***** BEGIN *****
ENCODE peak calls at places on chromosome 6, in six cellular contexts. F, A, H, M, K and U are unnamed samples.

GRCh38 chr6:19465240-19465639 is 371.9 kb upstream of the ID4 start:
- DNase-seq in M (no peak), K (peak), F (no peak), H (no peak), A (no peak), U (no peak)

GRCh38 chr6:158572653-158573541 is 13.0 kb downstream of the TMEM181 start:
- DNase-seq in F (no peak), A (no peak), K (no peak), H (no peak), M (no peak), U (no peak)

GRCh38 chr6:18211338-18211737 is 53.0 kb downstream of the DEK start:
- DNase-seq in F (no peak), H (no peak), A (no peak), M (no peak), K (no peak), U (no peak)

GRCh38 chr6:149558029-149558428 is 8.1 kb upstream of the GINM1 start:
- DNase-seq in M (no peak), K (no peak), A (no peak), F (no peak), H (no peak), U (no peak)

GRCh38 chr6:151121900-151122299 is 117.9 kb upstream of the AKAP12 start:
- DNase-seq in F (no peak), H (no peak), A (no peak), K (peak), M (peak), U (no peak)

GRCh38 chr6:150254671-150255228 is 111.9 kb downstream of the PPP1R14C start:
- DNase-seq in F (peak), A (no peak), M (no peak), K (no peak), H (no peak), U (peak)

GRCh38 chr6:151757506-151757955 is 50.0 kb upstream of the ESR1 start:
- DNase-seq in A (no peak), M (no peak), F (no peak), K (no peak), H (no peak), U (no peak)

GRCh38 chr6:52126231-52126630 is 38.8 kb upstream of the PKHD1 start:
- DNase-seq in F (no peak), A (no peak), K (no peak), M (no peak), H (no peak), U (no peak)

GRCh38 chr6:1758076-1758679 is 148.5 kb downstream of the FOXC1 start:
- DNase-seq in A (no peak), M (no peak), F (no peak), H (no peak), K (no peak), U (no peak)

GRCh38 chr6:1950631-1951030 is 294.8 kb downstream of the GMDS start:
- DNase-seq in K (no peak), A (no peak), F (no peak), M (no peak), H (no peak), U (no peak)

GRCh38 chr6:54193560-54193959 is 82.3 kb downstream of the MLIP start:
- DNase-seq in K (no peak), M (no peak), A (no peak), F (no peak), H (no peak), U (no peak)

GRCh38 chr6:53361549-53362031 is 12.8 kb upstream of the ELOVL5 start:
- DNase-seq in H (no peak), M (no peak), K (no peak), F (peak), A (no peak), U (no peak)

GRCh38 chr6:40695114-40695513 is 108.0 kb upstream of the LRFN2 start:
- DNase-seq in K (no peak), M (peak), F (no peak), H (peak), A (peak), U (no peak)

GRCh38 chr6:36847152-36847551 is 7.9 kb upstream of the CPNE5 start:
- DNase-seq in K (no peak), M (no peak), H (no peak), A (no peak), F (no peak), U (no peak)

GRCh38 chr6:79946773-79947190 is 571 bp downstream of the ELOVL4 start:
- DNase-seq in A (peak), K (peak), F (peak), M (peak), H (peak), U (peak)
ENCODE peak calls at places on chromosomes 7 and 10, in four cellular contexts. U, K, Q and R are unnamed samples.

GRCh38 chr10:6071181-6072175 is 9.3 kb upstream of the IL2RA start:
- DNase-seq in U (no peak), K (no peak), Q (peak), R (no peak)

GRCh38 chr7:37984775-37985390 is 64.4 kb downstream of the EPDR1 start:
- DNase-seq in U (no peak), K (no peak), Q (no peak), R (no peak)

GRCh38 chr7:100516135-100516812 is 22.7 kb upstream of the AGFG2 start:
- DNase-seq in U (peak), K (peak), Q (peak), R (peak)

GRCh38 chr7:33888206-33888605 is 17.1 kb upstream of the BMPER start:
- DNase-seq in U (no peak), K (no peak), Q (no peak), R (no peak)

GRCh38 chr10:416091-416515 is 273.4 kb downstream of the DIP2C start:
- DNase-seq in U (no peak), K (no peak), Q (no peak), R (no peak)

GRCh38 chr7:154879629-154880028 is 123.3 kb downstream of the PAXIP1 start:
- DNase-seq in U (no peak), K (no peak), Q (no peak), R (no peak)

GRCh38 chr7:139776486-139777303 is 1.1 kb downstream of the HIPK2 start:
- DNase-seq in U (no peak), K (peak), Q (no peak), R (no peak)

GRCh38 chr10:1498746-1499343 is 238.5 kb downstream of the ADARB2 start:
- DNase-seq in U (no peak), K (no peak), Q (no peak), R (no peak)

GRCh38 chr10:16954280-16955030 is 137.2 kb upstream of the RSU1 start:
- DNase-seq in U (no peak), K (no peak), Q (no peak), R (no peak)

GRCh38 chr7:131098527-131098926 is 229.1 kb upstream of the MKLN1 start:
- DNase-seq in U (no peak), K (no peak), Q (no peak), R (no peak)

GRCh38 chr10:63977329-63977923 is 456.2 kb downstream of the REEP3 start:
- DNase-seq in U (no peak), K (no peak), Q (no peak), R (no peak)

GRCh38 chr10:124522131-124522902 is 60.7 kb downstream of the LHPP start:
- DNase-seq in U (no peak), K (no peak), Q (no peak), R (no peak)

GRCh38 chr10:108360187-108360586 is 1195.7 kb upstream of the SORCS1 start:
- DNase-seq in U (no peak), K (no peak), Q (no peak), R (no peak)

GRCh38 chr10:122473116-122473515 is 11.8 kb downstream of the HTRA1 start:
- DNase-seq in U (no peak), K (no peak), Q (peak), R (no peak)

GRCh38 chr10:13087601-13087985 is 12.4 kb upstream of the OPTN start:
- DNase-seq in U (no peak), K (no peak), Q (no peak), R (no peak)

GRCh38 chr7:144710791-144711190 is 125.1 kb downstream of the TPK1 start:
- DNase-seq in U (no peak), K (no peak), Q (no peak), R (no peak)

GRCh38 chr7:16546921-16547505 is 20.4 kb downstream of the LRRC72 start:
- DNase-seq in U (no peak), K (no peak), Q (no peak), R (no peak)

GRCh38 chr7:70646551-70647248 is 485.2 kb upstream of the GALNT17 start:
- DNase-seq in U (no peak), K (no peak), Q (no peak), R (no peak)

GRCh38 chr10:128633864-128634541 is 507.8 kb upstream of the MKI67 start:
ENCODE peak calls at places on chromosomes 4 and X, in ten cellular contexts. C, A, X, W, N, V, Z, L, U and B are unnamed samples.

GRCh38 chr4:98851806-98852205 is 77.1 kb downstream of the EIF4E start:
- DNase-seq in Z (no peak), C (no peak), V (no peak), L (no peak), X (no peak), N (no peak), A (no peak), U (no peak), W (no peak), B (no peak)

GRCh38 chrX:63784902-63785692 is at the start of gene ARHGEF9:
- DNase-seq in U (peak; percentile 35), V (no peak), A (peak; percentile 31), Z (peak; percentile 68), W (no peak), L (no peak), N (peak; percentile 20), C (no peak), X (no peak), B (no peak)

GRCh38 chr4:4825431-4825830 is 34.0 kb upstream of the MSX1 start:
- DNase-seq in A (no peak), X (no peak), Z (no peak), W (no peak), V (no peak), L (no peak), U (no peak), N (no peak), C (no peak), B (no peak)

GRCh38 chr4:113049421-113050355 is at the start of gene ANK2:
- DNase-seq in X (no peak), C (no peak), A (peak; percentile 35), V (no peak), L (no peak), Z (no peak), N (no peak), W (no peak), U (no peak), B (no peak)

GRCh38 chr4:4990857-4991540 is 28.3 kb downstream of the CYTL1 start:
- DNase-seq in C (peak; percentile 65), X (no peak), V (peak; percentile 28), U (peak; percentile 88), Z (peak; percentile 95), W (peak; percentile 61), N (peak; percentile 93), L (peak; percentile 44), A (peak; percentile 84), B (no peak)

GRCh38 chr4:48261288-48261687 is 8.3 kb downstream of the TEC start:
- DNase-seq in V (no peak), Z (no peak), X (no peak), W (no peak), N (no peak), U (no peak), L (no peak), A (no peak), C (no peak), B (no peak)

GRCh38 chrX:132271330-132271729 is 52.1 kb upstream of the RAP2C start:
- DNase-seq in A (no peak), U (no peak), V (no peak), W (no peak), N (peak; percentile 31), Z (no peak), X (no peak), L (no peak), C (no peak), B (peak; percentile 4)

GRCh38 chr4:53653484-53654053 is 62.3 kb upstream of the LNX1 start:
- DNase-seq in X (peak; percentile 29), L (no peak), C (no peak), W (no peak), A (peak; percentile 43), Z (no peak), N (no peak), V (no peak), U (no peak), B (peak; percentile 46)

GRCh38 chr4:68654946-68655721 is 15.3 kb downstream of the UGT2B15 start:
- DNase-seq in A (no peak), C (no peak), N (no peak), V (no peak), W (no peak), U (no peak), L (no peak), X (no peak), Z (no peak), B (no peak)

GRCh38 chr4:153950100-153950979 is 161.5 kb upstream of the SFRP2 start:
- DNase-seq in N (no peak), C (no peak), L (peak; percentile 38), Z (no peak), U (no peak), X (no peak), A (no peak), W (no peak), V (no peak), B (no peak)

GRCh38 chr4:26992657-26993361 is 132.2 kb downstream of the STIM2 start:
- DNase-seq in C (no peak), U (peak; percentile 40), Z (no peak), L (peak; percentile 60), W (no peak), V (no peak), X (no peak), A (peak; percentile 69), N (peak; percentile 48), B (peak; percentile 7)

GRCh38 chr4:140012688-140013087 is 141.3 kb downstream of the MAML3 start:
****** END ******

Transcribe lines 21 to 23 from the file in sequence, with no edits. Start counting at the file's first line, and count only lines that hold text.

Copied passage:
- DNase-seq in K (no peak), A (no peak), F (no peak), M (no peak), H (no peak), U (no peak)

GRCh38 chr6:54193560-54193959 is 82.3 kb downstream of the MLIP start:
- DNase-seq in K (no peak), M (no peak), A (no peak), F (no peak), H (no peak), U (no peak)